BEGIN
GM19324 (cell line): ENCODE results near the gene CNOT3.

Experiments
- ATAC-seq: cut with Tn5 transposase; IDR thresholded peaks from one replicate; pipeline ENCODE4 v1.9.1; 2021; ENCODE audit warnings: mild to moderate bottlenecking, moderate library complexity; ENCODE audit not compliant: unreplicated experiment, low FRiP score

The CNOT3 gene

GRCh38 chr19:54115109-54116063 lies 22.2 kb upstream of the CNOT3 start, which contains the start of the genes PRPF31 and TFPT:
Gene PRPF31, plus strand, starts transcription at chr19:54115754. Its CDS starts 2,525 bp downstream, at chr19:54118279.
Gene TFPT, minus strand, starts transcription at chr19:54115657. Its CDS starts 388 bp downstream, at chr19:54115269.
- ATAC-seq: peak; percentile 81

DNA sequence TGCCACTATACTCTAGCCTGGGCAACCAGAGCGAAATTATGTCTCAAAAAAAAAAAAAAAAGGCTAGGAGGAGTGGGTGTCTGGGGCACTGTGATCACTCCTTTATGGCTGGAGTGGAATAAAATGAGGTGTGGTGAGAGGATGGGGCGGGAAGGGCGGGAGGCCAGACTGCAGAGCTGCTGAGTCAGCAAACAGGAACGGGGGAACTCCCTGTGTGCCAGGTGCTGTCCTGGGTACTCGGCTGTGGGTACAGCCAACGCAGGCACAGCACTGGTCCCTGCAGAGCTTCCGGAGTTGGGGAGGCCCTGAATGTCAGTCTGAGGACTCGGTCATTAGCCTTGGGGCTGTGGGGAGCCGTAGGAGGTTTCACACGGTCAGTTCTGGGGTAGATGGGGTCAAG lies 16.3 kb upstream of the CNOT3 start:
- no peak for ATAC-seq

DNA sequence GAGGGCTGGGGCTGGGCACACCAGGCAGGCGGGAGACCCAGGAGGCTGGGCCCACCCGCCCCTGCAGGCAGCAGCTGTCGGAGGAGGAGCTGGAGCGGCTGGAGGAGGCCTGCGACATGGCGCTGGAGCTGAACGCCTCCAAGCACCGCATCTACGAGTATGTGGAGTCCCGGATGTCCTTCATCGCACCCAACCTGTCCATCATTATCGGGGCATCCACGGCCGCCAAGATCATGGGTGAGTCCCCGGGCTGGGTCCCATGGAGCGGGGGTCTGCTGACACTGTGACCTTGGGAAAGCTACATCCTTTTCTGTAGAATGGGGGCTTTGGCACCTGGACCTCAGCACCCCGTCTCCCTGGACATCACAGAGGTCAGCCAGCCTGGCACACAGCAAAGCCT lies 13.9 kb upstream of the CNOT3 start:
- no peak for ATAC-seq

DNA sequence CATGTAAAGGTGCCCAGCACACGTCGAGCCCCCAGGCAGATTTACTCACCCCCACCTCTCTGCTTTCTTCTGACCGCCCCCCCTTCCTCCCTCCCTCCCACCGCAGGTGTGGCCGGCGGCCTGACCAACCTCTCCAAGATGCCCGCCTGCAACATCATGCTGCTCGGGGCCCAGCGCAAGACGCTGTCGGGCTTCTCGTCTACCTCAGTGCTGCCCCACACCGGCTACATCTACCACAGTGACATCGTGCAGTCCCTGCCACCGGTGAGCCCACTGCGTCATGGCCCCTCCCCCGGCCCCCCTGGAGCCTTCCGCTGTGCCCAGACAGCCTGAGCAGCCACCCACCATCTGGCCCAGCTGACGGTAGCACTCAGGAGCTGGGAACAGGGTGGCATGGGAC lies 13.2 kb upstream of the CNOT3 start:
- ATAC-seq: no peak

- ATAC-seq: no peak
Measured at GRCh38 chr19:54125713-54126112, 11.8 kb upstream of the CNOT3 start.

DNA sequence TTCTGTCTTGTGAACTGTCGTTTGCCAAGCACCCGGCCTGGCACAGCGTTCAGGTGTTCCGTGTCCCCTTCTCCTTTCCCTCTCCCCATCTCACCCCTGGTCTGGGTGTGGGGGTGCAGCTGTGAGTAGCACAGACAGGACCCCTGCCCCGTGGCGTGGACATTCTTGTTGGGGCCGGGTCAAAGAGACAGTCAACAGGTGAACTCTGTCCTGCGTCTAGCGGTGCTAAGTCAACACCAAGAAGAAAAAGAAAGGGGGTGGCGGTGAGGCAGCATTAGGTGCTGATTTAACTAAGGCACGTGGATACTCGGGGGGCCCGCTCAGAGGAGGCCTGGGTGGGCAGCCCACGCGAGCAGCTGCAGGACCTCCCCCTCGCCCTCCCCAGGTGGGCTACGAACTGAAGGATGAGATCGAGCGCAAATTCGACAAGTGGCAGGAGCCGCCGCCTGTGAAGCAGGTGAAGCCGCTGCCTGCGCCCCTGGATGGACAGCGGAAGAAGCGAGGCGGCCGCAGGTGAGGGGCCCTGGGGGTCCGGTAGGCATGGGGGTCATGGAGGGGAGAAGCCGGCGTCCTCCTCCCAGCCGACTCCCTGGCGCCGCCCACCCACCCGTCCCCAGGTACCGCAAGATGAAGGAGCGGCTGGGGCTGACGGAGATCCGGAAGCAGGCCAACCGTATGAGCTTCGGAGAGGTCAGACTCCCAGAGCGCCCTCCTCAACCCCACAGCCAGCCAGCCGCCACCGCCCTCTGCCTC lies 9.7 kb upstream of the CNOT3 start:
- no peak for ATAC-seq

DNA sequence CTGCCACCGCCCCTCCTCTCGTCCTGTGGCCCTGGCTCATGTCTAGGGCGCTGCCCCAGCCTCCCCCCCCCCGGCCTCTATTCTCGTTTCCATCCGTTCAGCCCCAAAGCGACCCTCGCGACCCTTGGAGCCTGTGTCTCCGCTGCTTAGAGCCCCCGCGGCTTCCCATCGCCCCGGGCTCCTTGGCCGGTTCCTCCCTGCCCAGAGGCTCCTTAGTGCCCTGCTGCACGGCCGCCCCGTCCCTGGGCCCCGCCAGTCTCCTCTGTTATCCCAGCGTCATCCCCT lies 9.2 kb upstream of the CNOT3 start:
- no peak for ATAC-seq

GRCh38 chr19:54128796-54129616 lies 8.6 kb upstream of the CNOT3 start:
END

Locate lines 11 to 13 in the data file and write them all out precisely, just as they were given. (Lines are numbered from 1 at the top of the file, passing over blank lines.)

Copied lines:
DNA sequence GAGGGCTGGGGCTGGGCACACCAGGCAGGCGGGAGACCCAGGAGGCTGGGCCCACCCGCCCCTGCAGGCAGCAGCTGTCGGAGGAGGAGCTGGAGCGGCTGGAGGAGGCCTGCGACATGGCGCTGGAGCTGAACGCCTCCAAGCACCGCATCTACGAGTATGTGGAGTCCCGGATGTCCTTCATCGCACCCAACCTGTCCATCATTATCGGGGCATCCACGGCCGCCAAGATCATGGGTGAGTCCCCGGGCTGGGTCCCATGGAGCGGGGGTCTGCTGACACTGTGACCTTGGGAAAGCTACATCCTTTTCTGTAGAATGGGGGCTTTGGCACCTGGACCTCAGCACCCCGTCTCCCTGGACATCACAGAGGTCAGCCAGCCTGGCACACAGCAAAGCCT lies 13.9 kb upstream of the CNOT3 start:
- no peak for ATAC-seq

DNA sequence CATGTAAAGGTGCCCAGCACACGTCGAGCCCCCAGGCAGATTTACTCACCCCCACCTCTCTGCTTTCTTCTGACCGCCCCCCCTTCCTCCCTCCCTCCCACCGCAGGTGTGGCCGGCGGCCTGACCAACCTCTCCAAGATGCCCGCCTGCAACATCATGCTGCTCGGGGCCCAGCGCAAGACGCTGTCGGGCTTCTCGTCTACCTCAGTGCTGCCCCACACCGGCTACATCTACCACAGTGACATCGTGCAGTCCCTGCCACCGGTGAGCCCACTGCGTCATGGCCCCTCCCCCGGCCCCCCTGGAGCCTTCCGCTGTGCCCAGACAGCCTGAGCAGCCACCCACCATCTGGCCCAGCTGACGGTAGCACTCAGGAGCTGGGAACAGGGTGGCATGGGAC lies 13.2 kb upstream of the CNOT3 start: